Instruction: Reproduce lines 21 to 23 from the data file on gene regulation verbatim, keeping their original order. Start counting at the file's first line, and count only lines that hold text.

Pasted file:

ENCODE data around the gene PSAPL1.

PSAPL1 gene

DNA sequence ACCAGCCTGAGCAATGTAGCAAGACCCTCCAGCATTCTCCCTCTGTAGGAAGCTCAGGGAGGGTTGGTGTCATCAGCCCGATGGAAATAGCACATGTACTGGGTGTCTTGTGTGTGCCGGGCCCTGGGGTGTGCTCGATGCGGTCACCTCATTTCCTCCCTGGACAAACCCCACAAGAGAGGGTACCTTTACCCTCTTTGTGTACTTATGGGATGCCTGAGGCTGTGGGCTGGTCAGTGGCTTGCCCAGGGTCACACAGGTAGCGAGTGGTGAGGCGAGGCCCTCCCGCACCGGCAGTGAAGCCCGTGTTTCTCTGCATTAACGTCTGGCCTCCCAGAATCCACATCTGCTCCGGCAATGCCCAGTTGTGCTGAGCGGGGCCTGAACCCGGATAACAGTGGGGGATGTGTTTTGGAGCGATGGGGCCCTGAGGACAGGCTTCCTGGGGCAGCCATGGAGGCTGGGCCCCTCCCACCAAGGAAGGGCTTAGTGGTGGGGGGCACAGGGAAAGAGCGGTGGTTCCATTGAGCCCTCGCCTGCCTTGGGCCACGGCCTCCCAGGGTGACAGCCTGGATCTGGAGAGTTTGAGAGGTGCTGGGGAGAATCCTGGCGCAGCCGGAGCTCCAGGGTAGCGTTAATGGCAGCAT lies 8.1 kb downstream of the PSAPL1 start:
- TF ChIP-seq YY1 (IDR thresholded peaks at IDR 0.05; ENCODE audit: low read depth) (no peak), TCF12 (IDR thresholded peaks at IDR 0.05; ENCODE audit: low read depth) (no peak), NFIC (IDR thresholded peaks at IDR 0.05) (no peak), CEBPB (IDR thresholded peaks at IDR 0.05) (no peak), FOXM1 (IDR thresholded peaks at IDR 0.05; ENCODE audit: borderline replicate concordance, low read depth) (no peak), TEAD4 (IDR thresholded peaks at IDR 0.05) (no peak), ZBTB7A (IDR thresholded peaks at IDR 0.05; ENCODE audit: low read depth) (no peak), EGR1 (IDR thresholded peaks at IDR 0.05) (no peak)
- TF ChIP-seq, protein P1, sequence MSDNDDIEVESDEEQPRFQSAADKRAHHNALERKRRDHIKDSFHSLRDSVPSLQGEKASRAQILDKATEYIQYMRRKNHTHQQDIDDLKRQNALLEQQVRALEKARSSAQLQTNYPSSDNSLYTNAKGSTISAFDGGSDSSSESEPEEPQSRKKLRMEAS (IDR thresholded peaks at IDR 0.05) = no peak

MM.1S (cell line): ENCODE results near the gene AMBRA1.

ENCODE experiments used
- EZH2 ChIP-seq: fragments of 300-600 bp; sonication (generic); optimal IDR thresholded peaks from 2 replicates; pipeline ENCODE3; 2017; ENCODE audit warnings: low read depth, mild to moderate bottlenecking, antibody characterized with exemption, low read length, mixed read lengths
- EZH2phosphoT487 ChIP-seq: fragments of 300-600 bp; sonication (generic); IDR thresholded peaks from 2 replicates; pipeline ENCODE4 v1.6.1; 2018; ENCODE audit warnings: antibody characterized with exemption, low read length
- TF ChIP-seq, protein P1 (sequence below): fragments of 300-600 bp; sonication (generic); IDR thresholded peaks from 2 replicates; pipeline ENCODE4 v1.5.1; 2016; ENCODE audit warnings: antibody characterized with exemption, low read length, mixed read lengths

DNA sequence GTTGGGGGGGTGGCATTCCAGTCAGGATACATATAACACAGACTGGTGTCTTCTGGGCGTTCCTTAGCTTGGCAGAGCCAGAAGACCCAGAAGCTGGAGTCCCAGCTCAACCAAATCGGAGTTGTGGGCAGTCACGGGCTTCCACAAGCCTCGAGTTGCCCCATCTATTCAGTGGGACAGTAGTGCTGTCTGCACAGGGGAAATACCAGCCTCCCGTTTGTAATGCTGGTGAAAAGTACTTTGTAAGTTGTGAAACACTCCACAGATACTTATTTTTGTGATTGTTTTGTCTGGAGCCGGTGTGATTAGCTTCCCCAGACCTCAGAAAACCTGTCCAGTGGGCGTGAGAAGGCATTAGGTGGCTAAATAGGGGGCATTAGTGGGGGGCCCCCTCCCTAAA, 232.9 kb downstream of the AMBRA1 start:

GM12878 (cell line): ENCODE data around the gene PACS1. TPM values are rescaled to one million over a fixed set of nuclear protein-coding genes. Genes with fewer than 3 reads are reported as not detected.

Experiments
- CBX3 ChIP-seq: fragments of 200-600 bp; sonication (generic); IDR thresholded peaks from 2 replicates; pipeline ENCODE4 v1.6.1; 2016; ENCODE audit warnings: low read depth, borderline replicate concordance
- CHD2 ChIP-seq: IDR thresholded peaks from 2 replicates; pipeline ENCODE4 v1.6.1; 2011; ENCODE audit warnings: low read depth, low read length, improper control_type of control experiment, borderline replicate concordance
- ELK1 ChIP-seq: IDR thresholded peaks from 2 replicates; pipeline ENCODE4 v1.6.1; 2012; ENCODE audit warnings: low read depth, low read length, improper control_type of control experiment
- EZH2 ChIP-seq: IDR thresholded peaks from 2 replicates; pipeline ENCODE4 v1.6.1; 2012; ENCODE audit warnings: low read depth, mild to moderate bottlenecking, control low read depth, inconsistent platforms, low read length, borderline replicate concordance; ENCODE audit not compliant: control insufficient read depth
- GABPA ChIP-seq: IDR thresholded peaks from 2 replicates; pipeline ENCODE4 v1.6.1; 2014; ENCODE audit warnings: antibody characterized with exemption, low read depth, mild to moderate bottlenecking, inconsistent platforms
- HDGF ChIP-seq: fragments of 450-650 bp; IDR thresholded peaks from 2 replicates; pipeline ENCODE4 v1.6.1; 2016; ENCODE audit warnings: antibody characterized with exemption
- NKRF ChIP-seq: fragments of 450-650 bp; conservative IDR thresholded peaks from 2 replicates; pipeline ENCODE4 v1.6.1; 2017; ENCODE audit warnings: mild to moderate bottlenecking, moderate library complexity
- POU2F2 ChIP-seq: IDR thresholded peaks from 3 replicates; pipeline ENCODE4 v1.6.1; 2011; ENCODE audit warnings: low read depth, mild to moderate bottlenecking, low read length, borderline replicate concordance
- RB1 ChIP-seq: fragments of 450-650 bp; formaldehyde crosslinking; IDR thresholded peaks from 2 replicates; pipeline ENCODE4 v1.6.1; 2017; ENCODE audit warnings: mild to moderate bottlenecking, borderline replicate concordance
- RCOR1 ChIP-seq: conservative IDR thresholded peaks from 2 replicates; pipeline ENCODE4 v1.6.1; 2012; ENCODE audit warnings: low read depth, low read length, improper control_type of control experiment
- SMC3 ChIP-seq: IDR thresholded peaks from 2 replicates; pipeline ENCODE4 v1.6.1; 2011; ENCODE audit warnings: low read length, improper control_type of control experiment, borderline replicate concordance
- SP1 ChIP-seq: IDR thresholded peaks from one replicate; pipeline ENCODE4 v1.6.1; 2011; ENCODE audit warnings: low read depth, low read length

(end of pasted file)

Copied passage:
- POU2F2 ChIP-seq: IDR thresholded peaks from 3 replicates; pipeline ENCODE4 v1.6.1; 2011; ENCODE audit warnings: low read depth, mild to moderate bottlenecking, low read length, borderline replicate concordance
- RB1 ChIP-seq: fragments of 450-650 bp; formaldehyde crosslinking; IDR thresholded peaks from 2 replicates; pipeline ENCODE4 v1.6.1; 2017; ENCODE audit warnings: mild to moderate bottlenecking, borderline replicate concordance
- RCOR1 ChIP-seq: conservative IDR thresholded peaks from 2 replicates; pipeline ENCODE4 v1.6.1; 2012; ENCODE audit warnings: low read depth, low read length, improper control_type of control experiment